There's a smorgasbord of well-written articles to be found in this first issue of Monsterpalooza, although a little too varied to bring focus to the magazine's tagline "The Art of Monsters." The cheeky editorial doesn't help much either to provide a clear mission statement; it repeats Jack Torrance's dictum about dull work and no play, but doesn't give insight into why another horror magazine is vying for my torch-wielding enthusiasm and yours.
The coverage is both old and new movies and monsters, makeup, a fun little Halloween pop culture insert for this issue, a Vincentennial report, and interviews delivered in a snappy layout filled with photos and welcomed three-column text. David Gerrold's State of the Art (continuing column?) on summer movies is the usual harangue over movie quality for the massess, but it's well written and totally off target for that art of monsters thing. Maybe if he focused the article on specific summer horror/sci fi movies, I'd appreciate it more.
The reading gem for me is Jeff Baham's The Happiest Haunt On Earth, which for Jeff, me, and many others I'm sure, would be Walt Disney's Haunted Mansion. Baham outlines the history, the influences--an early version called Bloodmere Manor was definitely not so happy--and explains how Walt's originally planned walk-through ride became the Doom Buggie journey we love today. A sidebar relates how some foolish mortals even go so far as to spread cremated remains of die-hard fans along the spooky hallways. But now that he mentions it....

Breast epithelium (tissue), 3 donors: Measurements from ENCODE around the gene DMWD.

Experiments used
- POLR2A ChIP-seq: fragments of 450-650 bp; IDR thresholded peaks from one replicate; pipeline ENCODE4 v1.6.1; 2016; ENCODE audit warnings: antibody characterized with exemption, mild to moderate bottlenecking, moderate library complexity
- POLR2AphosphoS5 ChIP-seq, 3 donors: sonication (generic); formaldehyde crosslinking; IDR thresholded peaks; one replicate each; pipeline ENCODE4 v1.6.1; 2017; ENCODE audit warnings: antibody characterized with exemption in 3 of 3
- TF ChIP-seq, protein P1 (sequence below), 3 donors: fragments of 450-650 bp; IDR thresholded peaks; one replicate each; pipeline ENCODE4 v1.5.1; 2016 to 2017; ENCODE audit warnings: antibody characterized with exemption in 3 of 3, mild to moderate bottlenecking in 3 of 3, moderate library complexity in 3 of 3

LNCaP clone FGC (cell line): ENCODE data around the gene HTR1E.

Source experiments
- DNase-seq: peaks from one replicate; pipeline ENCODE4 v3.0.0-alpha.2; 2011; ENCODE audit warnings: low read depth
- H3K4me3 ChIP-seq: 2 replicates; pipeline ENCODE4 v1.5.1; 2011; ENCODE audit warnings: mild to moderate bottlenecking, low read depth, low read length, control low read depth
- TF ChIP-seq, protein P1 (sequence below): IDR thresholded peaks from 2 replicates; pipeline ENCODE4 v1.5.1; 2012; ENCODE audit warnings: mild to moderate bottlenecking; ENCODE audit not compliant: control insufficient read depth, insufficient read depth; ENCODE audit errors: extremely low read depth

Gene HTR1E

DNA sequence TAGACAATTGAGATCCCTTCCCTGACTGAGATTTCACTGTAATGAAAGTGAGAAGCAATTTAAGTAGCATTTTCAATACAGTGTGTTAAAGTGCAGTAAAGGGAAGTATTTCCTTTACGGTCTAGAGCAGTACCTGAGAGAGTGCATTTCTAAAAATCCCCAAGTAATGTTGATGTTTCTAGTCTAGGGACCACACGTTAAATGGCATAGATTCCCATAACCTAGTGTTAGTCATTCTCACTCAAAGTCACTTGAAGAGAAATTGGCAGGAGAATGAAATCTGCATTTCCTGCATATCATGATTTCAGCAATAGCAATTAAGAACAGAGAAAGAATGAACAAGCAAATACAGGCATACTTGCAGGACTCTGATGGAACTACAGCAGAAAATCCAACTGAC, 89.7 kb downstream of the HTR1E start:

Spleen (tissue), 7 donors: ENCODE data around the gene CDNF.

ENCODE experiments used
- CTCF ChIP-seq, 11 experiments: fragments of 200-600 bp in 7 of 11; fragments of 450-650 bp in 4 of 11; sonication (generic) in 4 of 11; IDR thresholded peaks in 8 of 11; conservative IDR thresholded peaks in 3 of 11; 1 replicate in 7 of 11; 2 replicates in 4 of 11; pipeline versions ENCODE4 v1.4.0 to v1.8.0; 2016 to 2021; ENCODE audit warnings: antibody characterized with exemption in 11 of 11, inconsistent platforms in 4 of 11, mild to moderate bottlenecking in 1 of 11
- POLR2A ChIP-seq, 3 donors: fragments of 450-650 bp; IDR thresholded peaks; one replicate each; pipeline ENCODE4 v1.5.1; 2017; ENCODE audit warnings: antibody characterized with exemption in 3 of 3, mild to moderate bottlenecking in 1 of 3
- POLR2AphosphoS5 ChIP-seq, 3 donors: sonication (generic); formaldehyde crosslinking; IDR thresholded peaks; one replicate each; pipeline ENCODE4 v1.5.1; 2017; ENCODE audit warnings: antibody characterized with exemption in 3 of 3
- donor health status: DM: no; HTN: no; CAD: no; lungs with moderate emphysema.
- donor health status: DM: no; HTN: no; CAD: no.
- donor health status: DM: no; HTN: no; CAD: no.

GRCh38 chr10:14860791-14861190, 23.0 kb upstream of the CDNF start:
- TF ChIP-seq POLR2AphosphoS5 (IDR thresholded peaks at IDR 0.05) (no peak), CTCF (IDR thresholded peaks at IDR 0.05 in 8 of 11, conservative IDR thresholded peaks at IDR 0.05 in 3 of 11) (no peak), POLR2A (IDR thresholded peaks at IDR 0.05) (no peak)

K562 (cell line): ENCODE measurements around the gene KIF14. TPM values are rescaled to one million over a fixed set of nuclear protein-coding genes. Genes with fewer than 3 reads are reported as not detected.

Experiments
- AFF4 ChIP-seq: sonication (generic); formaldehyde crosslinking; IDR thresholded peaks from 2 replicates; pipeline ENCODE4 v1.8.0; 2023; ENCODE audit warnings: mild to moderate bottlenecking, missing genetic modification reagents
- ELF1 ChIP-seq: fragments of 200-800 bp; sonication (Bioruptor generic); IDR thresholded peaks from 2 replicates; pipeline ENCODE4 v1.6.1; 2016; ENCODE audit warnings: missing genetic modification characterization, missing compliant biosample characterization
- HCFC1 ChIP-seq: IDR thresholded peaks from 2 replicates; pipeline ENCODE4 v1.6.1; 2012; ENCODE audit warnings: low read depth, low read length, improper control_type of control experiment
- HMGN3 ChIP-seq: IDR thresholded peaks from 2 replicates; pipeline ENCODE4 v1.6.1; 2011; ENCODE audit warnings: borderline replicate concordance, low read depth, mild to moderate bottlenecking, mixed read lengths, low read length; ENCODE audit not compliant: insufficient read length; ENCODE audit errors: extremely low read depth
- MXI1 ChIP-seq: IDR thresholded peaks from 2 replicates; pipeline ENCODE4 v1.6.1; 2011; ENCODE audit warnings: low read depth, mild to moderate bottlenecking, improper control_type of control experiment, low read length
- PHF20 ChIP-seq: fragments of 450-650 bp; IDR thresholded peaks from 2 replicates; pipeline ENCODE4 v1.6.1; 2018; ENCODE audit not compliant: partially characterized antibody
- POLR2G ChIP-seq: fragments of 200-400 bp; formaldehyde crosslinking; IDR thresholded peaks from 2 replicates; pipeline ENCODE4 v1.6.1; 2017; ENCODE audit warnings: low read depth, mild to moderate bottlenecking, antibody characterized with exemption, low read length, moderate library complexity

However, one film that did have a lasting impact on the WED designers was the fictional house in Robert Wise's 1963 film 'The Haunting." In Wise's film, the house itself becomes a living, breathing character, which is an idea that resonated with the Imagineers. (Jeff Baham, The Happiest Haunt On Earth)
More treasures to plunder here are Dan Rhodes Dracula at 80, Pierre Fournier's Dare You See It, and Frank Dietz' Bob Burn's Burbank Spooktaculars. Rhodes basically repeats his argument from his lengthier article in Monsters From the Vault (volume 16, #29), but here he summarizes the critical importance of Dracula, a movie many older horror fans love to bash. If you like what he says here, I recommend you read his exhaustive analysis in MFTV.
For a more substantial read, Fournier delves deep in Dare You See It as he examines the research, and the newspaper clippings of the day, to track the evolution of Frankenstein as it bounced from actor to actor, director to director, and screenplay to screenplay. "Through spring and summer of '31, in a Thirties version of viral marketing, Universal's publicity department fed news items to gossip columnists, planting highly speculative and often contradictory articles, building interest." You can sense the feeling of anticipation and excitement potential audiences must have felt here, building up to the premier as the movie progresses from fancy to fact.
On a lighter note, Dietz brings us personally closer to the out-of-this-Halloween spooktacular with The Thing From Another World, put on by Bob Burns in 2002 with a lot of help from his friends, all for a 4-minute live performance, repeated a heck of a lot for trick or treaters and diehard fans. It's amazing how concise and well-executed these events were, and this one in particular was written by Star Trek's D. C. Fontana, an "old friend of Bob and Kathy."
There's more, like Ted Newsom's I Was Just Earning Me Wages, giving us a closer look at the career of Jimmy Sangster, and how he switched from producer to script writer with his first job, X the Unknown, and Mark Redfield's article Karloff and the Creation of the Screen Actors Guild. Given the wealth of talent in this issue, I hope the next one sustains it, and also defines more clearly the art of monsters, both present and past.
They're certainly off to a good start.